After four years of legal wrangling in the state court system, the Connecticut Supreme Court on Friday struck down a ban on gay and lesbian marriage, thereby allowing full-fledged marriage for same-sex couples. The court ruled 4-3 that a ban on gay marriage constituted “cognizable harm” and infringed on a “fundamental right” of same-sex couples.
The decision marks the first time that a court rejected civil unions as an alternative to granting gay couples the right to marry. Connecticut has become the third state - after Massachusetts and California - to approve same-sex civil unions identical to marriages in virtually every respect except the name.
In the majority opinion, Supreme Court Justice Richard N. Palmer wrote that denying marriage to same-sex couples would create separate standards. He wrote: “Interpreting our state constitutional provisions in accordance with firmly established equal protection principles leads inevitably to the conclusion that gay persons are entitled to marry the otherwise qualified same sex partner of their choice.”
The Supreme Court ruling was thrilling for the plaintiffs - eight same-sex couples who sued in 2004, challenging the lower court’s ruling that civil unions give same-sex couples the same rights and protections as marriage. They argued that their constitutional rights were denied when they were barred from getting marriage licenses.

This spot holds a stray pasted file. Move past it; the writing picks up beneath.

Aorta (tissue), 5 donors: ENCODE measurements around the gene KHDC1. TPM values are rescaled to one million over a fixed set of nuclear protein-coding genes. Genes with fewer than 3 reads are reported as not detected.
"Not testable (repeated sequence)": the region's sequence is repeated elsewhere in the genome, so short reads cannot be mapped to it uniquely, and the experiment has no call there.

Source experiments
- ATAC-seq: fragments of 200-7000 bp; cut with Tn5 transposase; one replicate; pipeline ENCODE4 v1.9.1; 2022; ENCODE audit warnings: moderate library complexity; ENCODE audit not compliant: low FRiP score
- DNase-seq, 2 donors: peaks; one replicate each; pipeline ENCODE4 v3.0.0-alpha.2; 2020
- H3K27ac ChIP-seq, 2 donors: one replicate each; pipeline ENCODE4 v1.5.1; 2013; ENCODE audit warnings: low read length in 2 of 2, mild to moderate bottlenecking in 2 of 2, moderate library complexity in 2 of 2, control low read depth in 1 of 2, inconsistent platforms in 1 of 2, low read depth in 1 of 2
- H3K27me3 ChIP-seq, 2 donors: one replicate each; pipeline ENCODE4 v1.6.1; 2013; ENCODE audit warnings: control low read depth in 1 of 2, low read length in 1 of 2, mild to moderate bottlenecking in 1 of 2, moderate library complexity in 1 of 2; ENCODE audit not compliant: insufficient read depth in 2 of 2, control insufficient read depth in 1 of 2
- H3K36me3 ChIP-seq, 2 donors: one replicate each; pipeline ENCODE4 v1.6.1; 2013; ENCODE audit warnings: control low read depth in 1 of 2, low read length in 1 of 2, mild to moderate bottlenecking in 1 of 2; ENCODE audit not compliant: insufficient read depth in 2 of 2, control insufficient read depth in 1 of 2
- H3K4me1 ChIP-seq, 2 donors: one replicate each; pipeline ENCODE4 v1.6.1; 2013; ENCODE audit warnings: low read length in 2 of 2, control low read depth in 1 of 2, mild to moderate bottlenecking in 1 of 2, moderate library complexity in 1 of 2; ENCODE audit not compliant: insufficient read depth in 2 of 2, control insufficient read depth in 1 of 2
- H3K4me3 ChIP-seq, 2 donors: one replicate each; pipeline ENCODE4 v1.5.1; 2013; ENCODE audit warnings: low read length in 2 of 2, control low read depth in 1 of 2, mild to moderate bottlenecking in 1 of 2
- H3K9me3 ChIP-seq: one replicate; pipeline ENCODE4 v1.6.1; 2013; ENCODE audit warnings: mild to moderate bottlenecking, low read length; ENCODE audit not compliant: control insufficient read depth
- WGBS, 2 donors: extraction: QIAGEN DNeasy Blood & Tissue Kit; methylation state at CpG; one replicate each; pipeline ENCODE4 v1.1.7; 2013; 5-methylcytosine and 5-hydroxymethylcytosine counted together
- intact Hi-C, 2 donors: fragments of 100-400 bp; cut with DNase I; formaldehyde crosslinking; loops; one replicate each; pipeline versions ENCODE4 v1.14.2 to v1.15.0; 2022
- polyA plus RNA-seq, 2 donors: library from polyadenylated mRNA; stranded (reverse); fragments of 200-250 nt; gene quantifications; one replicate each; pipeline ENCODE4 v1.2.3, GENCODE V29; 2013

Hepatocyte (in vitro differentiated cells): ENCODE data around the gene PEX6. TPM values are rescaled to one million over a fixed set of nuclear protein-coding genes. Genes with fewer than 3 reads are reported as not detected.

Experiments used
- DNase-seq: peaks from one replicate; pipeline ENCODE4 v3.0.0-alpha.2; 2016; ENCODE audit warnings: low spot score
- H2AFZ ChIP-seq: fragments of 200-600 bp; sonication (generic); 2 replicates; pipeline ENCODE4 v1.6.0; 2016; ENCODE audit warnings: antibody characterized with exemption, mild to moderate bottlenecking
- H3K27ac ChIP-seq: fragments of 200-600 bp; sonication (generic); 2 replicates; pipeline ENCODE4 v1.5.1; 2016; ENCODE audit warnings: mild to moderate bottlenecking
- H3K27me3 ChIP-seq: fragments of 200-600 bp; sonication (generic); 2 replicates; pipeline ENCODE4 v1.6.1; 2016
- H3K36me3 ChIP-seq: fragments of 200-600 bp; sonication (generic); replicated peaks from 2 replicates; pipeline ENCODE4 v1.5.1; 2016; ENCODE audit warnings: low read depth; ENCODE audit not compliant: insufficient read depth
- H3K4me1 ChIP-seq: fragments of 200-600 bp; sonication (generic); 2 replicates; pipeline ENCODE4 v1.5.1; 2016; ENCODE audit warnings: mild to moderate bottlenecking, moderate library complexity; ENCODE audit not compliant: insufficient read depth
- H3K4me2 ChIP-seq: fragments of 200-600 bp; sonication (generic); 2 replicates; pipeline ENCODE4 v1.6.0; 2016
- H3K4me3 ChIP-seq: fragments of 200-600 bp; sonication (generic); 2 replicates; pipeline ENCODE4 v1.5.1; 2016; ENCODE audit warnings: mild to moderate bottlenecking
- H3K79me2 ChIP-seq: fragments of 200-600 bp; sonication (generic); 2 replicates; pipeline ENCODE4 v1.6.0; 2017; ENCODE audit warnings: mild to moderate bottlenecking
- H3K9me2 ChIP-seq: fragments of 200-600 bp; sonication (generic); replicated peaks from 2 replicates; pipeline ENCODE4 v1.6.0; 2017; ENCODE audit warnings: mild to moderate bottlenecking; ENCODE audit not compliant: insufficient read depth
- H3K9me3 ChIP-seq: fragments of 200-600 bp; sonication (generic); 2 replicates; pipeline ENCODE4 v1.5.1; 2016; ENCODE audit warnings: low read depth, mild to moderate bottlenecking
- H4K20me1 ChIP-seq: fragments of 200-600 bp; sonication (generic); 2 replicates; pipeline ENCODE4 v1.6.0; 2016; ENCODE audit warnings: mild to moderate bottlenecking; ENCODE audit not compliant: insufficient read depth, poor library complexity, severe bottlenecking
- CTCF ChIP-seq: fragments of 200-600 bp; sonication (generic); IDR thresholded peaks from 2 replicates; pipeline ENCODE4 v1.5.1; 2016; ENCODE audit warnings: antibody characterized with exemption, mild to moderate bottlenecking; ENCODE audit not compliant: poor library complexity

After previous courts upheld the ban and lawmakers wrote specific language into a civil union measure defining marriage as between men and women, the highest court’s decision came as a surprise. Connecticut Governor, Jodi Rell, disagreed with the ruling but said she will uphold it, since any attempt to reverse the decision, either legislatively or by amending the state Constitution, would fail.
Rell said: “I continue to believe that marriage is the union of a man and a woman. I do not believe their voice reflects the majority of the people of Connecticut.”
Connecticut Attorney General, Richard Blumenthal, said that same-sex weddings are expected to begin in Connecticut in less than a month - the trial court order is expected October 28. Though out-of-staters will be eligible too, but a vast majority of other states would not recognize such unions.
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